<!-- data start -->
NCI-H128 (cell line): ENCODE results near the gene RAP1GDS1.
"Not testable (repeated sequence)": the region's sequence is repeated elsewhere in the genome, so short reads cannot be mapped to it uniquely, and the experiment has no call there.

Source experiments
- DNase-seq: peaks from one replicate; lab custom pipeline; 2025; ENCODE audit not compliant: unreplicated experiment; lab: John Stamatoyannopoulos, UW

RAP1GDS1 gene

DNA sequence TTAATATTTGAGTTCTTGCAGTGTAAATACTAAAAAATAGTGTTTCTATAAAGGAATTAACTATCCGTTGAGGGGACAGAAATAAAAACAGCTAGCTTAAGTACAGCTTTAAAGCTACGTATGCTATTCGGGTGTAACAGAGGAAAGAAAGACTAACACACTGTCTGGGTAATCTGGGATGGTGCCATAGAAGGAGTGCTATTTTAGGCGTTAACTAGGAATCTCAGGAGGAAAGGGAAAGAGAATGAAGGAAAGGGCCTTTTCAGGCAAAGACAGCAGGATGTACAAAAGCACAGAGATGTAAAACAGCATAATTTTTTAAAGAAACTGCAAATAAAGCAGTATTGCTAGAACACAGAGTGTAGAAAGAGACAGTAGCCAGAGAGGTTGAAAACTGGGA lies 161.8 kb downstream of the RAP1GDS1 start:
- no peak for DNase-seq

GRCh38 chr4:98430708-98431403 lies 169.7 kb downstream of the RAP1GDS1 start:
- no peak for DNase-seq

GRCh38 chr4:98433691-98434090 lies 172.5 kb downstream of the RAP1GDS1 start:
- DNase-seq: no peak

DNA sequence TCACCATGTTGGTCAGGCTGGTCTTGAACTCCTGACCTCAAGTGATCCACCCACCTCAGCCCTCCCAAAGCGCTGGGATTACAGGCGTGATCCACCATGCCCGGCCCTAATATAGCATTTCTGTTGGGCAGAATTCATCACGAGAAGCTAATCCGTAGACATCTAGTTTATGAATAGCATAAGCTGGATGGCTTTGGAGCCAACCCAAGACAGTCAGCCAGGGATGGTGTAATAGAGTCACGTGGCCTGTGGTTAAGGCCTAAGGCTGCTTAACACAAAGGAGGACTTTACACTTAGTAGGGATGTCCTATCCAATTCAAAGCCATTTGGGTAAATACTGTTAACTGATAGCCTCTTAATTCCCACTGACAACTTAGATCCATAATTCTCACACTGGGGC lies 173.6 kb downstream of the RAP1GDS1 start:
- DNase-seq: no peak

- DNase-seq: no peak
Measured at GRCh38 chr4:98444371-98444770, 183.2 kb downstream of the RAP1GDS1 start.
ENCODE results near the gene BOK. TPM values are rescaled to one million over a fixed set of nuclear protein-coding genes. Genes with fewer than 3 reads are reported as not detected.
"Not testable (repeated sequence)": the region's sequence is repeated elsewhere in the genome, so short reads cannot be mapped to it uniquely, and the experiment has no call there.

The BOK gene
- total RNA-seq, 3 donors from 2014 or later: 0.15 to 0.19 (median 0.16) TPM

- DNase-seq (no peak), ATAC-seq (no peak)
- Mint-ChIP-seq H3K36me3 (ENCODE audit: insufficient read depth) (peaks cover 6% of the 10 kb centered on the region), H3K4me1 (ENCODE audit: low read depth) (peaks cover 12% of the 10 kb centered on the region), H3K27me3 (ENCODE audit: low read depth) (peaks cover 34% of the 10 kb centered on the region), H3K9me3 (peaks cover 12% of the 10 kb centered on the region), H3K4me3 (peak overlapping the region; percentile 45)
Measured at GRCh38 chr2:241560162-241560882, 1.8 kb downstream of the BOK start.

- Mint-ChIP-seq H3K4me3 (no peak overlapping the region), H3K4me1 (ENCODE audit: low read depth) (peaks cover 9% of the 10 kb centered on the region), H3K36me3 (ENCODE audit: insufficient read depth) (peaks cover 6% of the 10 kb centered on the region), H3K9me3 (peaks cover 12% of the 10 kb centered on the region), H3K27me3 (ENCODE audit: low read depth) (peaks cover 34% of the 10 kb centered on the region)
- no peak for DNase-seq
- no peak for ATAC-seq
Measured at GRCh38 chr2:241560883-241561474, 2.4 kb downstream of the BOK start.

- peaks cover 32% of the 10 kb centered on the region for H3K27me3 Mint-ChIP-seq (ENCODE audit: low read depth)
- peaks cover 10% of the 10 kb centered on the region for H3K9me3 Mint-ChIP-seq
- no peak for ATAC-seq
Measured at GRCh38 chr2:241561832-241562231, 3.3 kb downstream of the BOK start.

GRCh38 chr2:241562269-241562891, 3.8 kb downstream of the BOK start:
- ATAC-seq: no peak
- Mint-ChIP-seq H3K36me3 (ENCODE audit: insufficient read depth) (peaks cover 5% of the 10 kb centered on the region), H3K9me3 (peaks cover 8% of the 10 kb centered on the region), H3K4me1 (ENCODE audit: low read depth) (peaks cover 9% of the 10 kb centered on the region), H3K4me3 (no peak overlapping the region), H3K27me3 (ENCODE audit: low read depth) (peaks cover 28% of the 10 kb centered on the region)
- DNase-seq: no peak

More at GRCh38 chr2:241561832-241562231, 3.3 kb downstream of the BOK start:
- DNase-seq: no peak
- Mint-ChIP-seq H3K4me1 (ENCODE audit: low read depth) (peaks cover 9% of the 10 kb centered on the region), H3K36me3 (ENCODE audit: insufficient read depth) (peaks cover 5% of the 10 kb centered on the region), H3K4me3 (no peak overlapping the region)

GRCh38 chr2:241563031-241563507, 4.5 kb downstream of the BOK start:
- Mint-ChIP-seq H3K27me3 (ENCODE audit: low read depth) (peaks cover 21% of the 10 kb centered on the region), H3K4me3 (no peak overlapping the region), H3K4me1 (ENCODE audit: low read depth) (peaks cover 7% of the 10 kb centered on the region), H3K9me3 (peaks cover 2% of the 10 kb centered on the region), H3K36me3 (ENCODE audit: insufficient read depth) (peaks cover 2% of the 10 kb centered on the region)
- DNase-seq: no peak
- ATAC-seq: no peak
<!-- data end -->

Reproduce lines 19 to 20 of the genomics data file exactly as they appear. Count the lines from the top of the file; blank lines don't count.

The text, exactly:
- total RNA-seq, 3 donors from 2014 or later: 0.15 to 0.19 (median 0.16) TPM

- DNase-seq (no peak), ATAC-seq (no peak)